A historian of philosophy, Quinton is known for writing perhaps the most concise definition of philosophy: “Philosophy is thinking about thinking. That brings out the generally second-order character of the subject, as reflective thought about particular kinds of thinking — formation of beliefs, claims to knowledge — about the world or large parts of it.” OK, he’s better known for his radio program, “Round Britain Quiz”, where he was known to be “to the point, amusing and free of jargon,” and one of the few professors “who would be considered for a directorship of an industrial company in the event of dismissals from universities.” But I’d like to remember him as someone who “thought about thinking.” Example: Quinton was made Chairman of the Board of the British Library in 1985 to oversee the construction of the library’s new building. Upon completion, Prince Charles said it looked “nothing like a library.” Quinton dismissed the royal observation as “unreflective” as “no building looks like a library from the outside.” Baron Quinton died June 19. He was 85.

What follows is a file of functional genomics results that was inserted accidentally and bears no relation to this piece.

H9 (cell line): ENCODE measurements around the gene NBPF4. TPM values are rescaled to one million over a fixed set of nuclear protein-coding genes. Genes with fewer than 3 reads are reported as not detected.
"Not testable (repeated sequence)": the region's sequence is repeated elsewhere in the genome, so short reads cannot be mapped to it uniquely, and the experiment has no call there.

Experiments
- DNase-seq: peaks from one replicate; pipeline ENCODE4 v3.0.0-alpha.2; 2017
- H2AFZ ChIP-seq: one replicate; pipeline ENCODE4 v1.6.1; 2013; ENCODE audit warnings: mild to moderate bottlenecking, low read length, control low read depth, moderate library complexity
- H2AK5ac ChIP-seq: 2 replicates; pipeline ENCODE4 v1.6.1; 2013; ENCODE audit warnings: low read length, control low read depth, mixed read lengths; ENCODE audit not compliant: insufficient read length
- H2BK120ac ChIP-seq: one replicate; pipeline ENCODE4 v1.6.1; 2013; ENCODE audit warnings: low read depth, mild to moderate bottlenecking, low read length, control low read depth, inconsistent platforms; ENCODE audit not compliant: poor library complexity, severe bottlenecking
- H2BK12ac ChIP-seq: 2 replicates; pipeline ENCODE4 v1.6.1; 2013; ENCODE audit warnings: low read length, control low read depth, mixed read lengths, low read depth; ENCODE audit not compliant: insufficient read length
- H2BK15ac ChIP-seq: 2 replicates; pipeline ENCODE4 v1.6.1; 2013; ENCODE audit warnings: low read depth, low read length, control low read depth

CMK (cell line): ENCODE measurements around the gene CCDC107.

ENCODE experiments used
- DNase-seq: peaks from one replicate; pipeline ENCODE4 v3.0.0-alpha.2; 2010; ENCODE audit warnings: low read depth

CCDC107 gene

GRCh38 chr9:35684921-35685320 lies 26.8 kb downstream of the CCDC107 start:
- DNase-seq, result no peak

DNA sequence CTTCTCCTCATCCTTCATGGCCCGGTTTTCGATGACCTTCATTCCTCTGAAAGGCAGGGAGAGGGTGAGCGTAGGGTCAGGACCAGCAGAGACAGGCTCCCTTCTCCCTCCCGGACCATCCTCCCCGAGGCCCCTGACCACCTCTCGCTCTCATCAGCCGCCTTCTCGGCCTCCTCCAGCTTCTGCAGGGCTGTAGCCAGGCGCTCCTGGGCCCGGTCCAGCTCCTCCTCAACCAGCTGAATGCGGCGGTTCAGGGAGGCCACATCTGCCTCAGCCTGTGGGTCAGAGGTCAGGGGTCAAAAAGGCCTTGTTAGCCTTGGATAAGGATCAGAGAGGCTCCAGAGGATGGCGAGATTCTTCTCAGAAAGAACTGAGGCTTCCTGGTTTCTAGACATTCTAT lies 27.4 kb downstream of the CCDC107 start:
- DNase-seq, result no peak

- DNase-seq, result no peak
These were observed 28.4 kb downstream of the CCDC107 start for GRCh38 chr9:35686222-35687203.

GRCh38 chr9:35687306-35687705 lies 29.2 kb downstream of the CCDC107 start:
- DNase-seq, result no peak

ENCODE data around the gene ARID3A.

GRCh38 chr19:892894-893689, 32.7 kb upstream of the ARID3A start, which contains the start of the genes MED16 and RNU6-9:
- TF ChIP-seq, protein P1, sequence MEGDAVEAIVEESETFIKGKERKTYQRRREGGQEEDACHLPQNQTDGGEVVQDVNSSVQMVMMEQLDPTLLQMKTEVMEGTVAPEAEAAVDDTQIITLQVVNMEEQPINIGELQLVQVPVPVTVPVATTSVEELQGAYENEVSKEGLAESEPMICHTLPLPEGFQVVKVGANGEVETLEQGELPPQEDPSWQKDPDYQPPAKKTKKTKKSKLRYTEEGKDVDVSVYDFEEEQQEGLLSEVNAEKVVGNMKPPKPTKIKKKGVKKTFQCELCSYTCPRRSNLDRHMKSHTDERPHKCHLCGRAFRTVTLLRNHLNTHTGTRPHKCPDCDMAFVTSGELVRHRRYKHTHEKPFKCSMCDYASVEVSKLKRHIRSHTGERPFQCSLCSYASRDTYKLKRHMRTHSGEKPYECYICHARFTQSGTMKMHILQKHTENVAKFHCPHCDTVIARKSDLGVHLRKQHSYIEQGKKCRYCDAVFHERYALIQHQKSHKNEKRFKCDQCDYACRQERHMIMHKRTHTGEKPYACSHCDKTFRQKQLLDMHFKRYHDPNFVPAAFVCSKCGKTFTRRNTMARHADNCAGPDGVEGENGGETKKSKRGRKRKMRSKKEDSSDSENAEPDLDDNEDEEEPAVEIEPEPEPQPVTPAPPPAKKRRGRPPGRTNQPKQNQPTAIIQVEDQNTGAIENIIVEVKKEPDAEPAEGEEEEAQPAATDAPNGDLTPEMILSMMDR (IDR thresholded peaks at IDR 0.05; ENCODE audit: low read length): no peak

From This is True for 20 June 2010